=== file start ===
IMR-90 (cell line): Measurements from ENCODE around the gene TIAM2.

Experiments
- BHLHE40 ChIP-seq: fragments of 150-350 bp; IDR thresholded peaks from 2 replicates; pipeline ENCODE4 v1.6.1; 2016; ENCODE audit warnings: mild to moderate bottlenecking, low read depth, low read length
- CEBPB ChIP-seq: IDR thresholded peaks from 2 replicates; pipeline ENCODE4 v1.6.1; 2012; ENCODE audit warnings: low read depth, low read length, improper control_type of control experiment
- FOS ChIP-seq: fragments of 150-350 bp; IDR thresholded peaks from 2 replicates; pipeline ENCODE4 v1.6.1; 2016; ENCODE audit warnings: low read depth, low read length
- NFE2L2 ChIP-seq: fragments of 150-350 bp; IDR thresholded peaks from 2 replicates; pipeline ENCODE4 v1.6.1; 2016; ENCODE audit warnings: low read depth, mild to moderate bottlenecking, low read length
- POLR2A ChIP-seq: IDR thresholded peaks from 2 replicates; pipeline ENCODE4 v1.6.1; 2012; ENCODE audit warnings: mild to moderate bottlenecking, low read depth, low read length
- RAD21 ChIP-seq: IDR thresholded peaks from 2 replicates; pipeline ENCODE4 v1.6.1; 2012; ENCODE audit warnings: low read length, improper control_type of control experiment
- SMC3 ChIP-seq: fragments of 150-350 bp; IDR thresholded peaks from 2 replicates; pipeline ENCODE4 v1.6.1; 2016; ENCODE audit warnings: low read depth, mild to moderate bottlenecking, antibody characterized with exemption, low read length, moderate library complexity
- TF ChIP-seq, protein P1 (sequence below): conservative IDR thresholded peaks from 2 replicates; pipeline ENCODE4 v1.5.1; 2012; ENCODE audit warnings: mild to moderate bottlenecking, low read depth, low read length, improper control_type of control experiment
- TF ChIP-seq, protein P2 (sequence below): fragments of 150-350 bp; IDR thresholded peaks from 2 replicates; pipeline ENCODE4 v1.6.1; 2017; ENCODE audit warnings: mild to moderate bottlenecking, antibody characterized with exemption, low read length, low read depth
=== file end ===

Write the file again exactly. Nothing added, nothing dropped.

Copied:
IMR-90 (cell line): Measurements from ENCODE around the gene TIAM2.

Experiments
- BHLHE40 ChIP-seq: fragments of 150-350 bp; IDR thresholded peaks from 2 replicates; pipeline ENCODE4 v1.6.1; 2016; ENCODE audit warnings: mild to moderate bottlenecking, low read depth, low read length
- CEBPB ChIP-seq: IDR thresholded peaks from 2 replicates; pipeline ENCODE4 v1.6.1; 2012; ENCODE audit warnings: low read depth, low read length, improper control_type of control experiment
- FOS ChIP-seq: fragments of 150-350 bp; IDR thresholded peaks from 2 replicates; pipeline ENCODE4 v1.6.1; 2016; ENCODE audit warnings: low read depth, low read length
- NFE2L2 ChIP-seq: fragments of 150-350 bp; IDR thresholded peaks from 2 replicates; pipeline ENCODE4 v1.6.1; 2016; ENCODE audit warnings: low read depth, mild to moderate bottlenecking, low read length
- POLR2A ChIP-seq: IDR thresholded peaks from 2 replicates; pipeline ENCODE4 v1.6.1; 2012; ENCODE audit warnings: mild to moderate bottlenecking, low read depth, low read length
- RAD21 ChIP-seq: IDR thresholded peaks from 2 replicates; pipeline ENCODE4 v1.6.1; 2012; ENCODE audit warnings: low read length, improper control_type of control experiment
- SMC3 ChIP-seq: fragments of 150-350 bp; IDR thresholded peaks from 2 replicates; pipeline ENCODE4 v1.6.1; 2016; ENCODE audit warnings: low read depth, mild to moderate bottlenecking, antibody characterized with exemption, low read length, moderate library complexity
- TF ChIP-seq, protein P1 (sequence below): conservative IDR thresholded peaks from 2 replicates; pipeline ENCODE4 v1.5.1; 2012; ENCODE audit warnings: mild to moderate bottlenecking, low read depth, low read length, improper control_type of control experiment
- TF ChIP-seq, protein P2 (sequence below): fragments of 150-350 bp; IDR thresholded peaks from 2 replicates; pipeline ENCODE4 v1.6.1; 2017; ENCODE audit warnings: mild to moderate bottlenecking, antibody characterized with exemption, low read length, low read depth